We must embrace the present, clean up the spoils left by the storm, and look to the change the storm has brought us. Many of us will have sunlight in the garden for the first time in decades, so these winter days are perfect for researching and planning something new for next spring. The Hostas, who love shade, must be moved, but Iris who refused to bloom will have sunshine.

And we have been given a visual opportunity to see exactly which trees are best adapted to our weather… and ice storms seem to be part of it now. The Fruitless Mulberry, Lacebark Elm, Magnolia, Pear, and Apricot trees are not well suited and most were severely damaged The native Redbud and Caddo Maple were unaffected and the Bald Cyprus went slowly to the ground in a snuffleupagus-like mound but as ice melted, slowly pulled herself up to her full height and with a resounding pop stood whole again. The Euronymous were flattened, but they too regained their composure. This week go about the garden and make note of what fared well, and replace those who were lost with those who are hardy.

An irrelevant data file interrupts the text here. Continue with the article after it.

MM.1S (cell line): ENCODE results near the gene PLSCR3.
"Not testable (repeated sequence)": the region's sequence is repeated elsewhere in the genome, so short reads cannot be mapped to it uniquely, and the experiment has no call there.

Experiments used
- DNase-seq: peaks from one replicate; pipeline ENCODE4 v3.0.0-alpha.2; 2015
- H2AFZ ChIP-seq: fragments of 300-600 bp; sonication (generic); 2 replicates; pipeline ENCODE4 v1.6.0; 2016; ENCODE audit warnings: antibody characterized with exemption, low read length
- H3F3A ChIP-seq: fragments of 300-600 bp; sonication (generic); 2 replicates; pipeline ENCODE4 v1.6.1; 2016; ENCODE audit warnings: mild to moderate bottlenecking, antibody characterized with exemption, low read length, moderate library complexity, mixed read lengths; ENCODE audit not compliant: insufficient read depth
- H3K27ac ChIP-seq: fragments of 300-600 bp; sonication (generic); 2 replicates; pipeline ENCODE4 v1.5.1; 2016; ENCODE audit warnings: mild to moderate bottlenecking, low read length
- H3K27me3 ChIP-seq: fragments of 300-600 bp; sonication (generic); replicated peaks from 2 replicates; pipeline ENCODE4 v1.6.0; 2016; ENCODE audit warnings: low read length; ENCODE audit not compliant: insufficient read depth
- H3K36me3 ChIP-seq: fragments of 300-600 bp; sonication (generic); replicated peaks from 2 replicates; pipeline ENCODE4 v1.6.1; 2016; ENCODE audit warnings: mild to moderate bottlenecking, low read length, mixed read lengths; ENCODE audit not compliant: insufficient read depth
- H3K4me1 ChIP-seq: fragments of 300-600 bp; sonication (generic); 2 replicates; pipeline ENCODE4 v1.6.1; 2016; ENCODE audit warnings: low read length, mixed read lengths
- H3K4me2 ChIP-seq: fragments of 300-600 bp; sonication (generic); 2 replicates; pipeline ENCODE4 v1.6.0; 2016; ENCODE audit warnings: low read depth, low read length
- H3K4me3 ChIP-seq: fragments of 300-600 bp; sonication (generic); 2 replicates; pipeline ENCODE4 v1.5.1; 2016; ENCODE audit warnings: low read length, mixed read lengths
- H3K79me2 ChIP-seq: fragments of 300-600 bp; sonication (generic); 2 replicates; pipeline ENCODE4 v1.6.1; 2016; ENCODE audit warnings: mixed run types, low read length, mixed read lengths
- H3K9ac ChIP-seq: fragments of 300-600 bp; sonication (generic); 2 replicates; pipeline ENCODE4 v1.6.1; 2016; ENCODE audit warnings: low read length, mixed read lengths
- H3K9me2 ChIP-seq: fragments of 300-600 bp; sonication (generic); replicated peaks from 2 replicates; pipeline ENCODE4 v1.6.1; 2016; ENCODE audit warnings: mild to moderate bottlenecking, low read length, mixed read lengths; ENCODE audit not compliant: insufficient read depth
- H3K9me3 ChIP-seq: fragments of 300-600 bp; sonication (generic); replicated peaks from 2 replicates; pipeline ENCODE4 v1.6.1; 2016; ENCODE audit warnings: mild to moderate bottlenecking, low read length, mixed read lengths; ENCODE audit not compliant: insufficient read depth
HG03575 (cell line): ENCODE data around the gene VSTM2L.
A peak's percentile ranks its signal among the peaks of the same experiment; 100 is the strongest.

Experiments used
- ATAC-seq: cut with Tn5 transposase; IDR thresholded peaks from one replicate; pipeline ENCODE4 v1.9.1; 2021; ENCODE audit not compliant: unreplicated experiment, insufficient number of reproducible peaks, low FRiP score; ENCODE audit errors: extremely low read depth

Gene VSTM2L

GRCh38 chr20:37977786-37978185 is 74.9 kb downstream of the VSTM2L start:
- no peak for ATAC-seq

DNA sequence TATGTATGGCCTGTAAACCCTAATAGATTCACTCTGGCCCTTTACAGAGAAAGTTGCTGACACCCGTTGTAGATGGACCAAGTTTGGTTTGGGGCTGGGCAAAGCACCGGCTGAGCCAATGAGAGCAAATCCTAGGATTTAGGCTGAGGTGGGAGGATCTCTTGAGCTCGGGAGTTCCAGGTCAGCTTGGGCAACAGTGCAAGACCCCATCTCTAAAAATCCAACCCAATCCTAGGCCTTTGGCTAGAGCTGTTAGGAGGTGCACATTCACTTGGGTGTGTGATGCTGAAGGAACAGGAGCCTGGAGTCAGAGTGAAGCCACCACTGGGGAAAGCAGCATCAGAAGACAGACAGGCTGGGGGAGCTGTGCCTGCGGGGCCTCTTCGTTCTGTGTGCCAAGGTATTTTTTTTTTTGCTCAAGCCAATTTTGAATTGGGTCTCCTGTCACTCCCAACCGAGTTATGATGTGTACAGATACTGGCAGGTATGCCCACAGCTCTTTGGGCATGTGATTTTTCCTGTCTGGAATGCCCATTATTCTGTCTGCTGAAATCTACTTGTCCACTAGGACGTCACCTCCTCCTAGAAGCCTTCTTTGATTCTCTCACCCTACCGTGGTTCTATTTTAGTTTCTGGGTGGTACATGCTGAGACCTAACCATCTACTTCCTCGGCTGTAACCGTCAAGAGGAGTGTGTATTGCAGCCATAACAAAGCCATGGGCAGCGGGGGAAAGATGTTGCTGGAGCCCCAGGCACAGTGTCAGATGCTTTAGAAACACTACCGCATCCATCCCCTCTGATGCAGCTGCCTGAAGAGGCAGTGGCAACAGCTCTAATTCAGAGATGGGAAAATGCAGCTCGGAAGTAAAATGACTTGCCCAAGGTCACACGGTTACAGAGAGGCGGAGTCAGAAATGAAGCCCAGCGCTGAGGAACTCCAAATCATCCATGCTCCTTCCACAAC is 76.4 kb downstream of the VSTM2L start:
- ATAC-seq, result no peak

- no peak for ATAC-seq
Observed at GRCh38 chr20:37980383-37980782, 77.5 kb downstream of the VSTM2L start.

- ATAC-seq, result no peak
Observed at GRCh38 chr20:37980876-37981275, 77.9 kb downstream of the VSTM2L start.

*The electric company reported it takes only 1/16th of an inch of ice on lines to cause a power outage. A small generator to run necessities would make a lovely Christmas gift… I fear there will be many more winter storms to come.